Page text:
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West Nile watch: Snohomish Health District checking for virus

SNOHOMISH COUNTY --- Local health officials are keeping a sharp eye on the possibility of West Nile virus (WNV) in Snohomish County through a surveillance program at Snohomish Health District. So far this year, all of the 94 dead birds submitted for laboratory testing have tested negative for West Nile virus. Traps to catch adult mosquitoes for species identification have indicated the presence of several mosquito types that could carry WNV.

The countywide mosquito survey shows that approximately 44 percent of the mosquitoes caught were WNV-vector species including Culex pipiens, Culex tarsalis, and Ochlerotatus japonicus . “We have identified 15 different types of mosquitoes this summer in Snohomish County and a number of them are known to transmit West Nile, ” said Amanda Zych, Environmental Health Specialist at the Health District. Zych noted that Culex pipiens (known as the common house mosquito) were collected at several sites in the county. “Culex is a concern because their larvae can grow in water-filled containers found in urban or rural areas. They are also very efficient vectors of West Nile virus,” said Zych. Zych said the O. japonicus is new to Snohomish County and had been collected by the local extension office of Washington State University.

As of the end of July, the Health District had set 171 mosquito traps. They caught 75 mosquitoes in May, 240 mosquitoes in June, and approximately 1,220 mosquitoes in July.

When bitten by an infected mosquito, most people fight off the infection easily and experience only mild symptoms or none at all. People who have WNV cannot transmit it to other people. The risk of developing life-threatening illness is low. Less than 1 percent of the people bitten by a mosquito infected with WNV will become seriously ill. Last October the virus was detected in a dead bird near Snohomish, but to date there has been no human case of WNV in Snohomish County.

The Health District encourages all residents, especially those 50 years of age and older, to protect themselves against mosquitoes, and to reduce mosquito breeding grounds near their homes. Healthy wetlands may deter mosquitoes because they are food for native fish, frogs, toads, newts, salamanders and other mosquito predators. But artificial water collectors such as tires, birdbaths and clogged gutters provide places for mosquitoes to breed and keep safe from predators.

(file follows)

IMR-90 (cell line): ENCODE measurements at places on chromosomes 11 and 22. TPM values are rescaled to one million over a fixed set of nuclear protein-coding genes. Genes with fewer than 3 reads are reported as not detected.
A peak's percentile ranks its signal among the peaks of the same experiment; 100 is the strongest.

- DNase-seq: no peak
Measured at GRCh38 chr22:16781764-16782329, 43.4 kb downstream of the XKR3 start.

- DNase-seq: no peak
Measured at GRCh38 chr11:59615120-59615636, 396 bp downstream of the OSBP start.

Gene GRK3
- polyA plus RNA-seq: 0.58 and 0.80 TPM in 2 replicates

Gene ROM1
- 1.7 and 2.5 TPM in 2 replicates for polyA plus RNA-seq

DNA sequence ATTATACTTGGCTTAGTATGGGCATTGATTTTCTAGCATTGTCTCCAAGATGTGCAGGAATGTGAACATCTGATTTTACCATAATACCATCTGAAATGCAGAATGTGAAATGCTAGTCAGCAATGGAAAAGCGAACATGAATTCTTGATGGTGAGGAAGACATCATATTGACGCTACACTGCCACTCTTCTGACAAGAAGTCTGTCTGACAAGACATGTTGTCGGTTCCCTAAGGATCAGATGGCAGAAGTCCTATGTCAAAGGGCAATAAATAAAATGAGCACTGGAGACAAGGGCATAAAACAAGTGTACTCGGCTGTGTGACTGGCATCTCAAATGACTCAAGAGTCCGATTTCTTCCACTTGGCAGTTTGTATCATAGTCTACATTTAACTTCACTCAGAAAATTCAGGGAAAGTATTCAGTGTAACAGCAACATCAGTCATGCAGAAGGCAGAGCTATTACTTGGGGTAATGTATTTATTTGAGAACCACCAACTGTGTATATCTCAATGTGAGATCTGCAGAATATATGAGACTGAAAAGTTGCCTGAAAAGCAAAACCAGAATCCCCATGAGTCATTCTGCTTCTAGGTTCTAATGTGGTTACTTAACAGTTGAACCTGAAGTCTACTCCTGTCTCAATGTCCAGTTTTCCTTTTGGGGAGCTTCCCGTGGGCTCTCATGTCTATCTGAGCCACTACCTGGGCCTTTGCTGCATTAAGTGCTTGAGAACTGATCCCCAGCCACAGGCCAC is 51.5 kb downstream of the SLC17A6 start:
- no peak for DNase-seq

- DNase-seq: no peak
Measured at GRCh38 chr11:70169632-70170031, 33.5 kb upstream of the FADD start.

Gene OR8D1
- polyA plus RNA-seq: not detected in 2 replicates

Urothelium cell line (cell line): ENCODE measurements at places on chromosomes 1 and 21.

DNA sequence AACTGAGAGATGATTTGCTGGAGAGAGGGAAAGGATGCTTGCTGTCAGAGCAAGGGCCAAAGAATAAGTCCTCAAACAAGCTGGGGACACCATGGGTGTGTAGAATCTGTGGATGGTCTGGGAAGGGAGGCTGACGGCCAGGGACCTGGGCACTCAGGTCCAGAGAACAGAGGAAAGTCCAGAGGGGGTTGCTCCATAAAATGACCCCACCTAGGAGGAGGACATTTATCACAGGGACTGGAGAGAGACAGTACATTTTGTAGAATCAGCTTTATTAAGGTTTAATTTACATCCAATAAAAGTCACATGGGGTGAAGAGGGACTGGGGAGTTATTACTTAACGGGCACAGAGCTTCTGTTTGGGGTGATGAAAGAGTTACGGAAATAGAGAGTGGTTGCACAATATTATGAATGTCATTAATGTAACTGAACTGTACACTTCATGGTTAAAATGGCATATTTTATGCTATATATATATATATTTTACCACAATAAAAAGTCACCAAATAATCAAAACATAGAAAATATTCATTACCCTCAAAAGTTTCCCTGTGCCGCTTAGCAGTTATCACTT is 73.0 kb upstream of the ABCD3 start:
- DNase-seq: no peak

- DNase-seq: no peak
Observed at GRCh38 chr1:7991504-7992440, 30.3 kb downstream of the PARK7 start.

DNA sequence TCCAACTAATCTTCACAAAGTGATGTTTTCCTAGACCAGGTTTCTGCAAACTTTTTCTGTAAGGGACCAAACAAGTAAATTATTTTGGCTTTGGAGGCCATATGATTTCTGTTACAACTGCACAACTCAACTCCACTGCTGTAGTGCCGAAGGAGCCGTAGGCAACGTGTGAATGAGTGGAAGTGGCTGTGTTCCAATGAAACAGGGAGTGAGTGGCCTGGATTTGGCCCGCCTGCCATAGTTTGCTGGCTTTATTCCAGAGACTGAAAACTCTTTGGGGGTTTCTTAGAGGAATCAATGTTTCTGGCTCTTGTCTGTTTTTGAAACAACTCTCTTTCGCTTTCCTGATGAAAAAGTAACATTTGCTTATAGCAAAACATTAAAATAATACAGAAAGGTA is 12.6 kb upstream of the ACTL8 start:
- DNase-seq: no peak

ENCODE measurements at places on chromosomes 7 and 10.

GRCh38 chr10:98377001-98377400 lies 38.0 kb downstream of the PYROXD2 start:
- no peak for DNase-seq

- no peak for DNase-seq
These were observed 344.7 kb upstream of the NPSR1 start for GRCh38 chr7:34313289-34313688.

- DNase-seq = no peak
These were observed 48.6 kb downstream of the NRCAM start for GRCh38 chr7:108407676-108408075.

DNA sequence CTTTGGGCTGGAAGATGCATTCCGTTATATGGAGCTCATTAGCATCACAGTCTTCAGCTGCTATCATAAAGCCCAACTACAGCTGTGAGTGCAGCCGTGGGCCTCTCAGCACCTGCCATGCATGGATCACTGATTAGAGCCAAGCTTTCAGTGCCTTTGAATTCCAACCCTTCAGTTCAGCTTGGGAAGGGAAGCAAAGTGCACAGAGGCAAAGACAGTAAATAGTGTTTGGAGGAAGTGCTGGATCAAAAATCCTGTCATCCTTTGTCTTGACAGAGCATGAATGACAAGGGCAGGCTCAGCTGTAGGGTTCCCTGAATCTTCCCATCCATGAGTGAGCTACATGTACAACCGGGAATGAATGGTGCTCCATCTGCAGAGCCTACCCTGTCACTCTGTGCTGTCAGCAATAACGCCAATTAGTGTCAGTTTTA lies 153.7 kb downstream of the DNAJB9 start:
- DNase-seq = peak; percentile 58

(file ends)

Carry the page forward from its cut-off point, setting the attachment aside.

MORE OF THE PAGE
“We want to get through the season without any illness from West Nile virus,” said Randal Darst, the Health District’s Assistant Director of Environmental Health. “The precautions sound simple and they are. If we follow them, we can help protect ourselves from being bitten by the mosquitoes that carry this disease,” he said.

Prevention measures include:

  • Avoid outdoor activities, such as gardening, at dusk and dawn when mosquitoes are most active.
  • Cover up by wearing long-sleeved shirts, long pants, shoes and socks when in mosquito-active areas.
  • Use mosquito repellents containing DEET; follow the directions on the label; for children, use products with 10 percent or less DEET.
  • Ensure screens for doors and windows are tight-fitting and in good repair.
  • Eliminate standing water in flowerpots, clogged rain gutters, tires or other water-holding containers that could be mosquito breeding sites. Change water in birdbaths at least weekly.

For more information about WNV, visit the Snohomish Health District Web site at www.snohd.org, or call the Health District’s WNV Hotline at 425.339.8720.

Established in 1959, the Snohomish Health District works for a safer and healthier community through disease prevention, health promotion, and protection from environmental threats.

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